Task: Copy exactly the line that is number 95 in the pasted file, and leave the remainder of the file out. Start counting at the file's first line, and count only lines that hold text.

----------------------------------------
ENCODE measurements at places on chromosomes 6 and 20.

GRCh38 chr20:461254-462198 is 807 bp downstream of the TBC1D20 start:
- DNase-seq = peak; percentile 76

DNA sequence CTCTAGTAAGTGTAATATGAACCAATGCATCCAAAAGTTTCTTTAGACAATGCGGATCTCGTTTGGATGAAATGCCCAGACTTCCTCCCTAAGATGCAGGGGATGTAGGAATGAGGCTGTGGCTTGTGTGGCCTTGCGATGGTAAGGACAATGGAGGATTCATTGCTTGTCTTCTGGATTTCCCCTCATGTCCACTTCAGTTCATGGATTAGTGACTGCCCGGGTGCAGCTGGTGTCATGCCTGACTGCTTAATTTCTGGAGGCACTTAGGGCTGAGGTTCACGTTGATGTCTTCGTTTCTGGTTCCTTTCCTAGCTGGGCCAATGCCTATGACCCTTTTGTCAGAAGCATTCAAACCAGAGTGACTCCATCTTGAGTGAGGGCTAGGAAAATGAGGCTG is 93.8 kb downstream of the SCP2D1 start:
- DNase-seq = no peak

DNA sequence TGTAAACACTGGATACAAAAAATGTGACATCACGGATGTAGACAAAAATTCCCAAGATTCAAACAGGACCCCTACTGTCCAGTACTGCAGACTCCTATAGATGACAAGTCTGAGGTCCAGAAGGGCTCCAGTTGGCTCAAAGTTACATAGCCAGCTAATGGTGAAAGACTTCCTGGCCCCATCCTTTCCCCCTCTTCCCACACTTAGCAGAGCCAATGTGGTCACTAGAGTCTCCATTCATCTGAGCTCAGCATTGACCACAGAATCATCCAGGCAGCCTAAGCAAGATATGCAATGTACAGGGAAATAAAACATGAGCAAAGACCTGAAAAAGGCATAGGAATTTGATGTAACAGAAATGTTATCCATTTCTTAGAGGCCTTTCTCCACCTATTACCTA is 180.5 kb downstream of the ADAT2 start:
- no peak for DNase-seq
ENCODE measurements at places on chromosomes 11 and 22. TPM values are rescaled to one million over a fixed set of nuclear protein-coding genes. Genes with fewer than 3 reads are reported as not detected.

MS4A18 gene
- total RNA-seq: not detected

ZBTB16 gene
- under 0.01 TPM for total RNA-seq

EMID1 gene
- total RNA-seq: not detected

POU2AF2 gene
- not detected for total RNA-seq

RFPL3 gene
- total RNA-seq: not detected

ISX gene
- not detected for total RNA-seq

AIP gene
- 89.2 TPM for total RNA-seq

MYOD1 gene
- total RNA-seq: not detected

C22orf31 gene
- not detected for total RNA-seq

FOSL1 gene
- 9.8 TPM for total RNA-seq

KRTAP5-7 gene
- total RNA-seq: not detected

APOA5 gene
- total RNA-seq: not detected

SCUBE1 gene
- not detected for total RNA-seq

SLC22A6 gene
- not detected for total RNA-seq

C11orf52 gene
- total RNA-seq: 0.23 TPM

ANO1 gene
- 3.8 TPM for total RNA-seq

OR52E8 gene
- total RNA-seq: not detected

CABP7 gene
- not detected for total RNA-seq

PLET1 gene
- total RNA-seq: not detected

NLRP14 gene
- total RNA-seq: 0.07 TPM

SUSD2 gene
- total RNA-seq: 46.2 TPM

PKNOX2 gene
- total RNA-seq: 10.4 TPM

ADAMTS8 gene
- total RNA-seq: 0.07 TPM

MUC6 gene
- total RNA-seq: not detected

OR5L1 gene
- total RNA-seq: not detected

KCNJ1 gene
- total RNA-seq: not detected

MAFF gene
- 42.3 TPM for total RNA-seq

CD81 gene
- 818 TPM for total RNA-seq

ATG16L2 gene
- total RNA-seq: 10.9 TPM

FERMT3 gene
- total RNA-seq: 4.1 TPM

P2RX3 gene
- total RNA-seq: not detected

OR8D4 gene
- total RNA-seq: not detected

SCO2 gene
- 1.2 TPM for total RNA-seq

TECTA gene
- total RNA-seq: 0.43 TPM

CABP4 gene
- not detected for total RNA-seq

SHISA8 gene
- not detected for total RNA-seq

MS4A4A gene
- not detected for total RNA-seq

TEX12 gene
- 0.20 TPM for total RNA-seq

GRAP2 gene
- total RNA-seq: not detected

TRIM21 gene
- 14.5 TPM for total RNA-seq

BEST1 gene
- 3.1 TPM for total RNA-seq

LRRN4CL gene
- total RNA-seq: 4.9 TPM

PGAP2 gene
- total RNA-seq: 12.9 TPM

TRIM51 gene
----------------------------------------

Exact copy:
TRIM51 gene